Cookies on this website

We use cookies to ensure that we give you the best experience on our website. If you click 'Accept all cookies' we'll assume that you are happy to receive all cookies and you won't see this message again. If you click 'Reject all non-essential cookies' only necessary cookies providing core functionality such as security, network management, and accessibility will be enabled. Click 'Find out more' for information on how to change your cookie settings.

Early intervention (EI) aims to identify children or families at risk of poor health, and take preventative measures at an early stage, when intervention is more likely to succeed. EI is concerned with the just distribution of ‘life chances’, so that all children are given fair opportunity to realise their potential and lead a good life; EI policy design, therefore, invokes ethical questions about the balance of responsibilities between the State, society, and individuals in addressing inequalities. We analyse a corpus of EI policy guidance to investigate explicit and implicit ethical arguments about who should be held morally responsible for safeguarding child health and wellbeing. We examine the implications of these claims and explore what it would mean to put the proposed policies into practice. We conclude with some remarks about the useful role that philosophical analysis can play in EI policy development.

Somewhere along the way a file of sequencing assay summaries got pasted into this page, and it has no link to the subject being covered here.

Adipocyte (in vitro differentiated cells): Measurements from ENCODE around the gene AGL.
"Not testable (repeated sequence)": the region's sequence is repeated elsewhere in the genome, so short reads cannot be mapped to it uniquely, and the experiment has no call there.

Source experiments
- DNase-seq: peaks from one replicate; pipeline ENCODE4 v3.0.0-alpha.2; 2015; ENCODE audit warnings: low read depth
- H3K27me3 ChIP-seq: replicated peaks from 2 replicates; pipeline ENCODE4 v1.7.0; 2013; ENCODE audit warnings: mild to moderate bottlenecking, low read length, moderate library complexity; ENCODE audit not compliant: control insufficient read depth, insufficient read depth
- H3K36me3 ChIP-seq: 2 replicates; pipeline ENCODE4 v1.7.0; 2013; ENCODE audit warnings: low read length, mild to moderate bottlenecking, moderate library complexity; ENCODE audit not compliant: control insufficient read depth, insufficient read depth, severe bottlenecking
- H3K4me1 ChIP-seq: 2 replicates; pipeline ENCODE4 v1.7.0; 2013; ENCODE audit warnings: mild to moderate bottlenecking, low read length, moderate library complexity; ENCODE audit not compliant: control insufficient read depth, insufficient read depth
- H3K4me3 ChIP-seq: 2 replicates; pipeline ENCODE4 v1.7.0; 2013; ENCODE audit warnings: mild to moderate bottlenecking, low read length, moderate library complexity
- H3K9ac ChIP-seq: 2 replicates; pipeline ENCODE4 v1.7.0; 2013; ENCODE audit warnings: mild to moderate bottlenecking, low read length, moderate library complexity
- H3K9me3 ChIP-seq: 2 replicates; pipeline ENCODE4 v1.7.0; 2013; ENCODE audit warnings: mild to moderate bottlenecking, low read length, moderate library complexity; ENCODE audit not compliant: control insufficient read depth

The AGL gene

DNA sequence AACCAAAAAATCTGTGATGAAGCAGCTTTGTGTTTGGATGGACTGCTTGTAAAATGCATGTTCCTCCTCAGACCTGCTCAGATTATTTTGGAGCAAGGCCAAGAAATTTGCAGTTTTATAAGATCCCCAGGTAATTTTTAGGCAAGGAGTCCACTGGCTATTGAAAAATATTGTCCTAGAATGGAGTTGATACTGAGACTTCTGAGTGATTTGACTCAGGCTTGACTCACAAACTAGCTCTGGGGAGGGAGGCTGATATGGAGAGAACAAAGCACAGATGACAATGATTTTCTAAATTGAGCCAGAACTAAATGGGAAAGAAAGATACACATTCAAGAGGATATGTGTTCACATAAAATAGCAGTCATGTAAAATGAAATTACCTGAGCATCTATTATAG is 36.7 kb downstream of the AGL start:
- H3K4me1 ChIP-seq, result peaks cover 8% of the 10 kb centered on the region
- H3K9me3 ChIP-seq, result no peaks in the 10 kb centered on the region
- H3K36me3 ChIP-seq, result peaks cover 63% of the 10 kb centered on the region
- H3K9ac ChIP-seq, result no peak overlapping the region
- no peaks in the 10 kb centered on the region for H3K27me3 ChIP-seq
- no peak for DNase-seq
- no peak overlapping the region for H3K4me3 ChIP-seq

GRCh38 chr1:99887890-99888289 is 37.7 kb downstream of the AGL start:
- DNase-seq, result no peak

Journal article


American Journal of Bioethics


MIT Press

Publication Date



Early intervention, justice, responsibility, children, parents, policy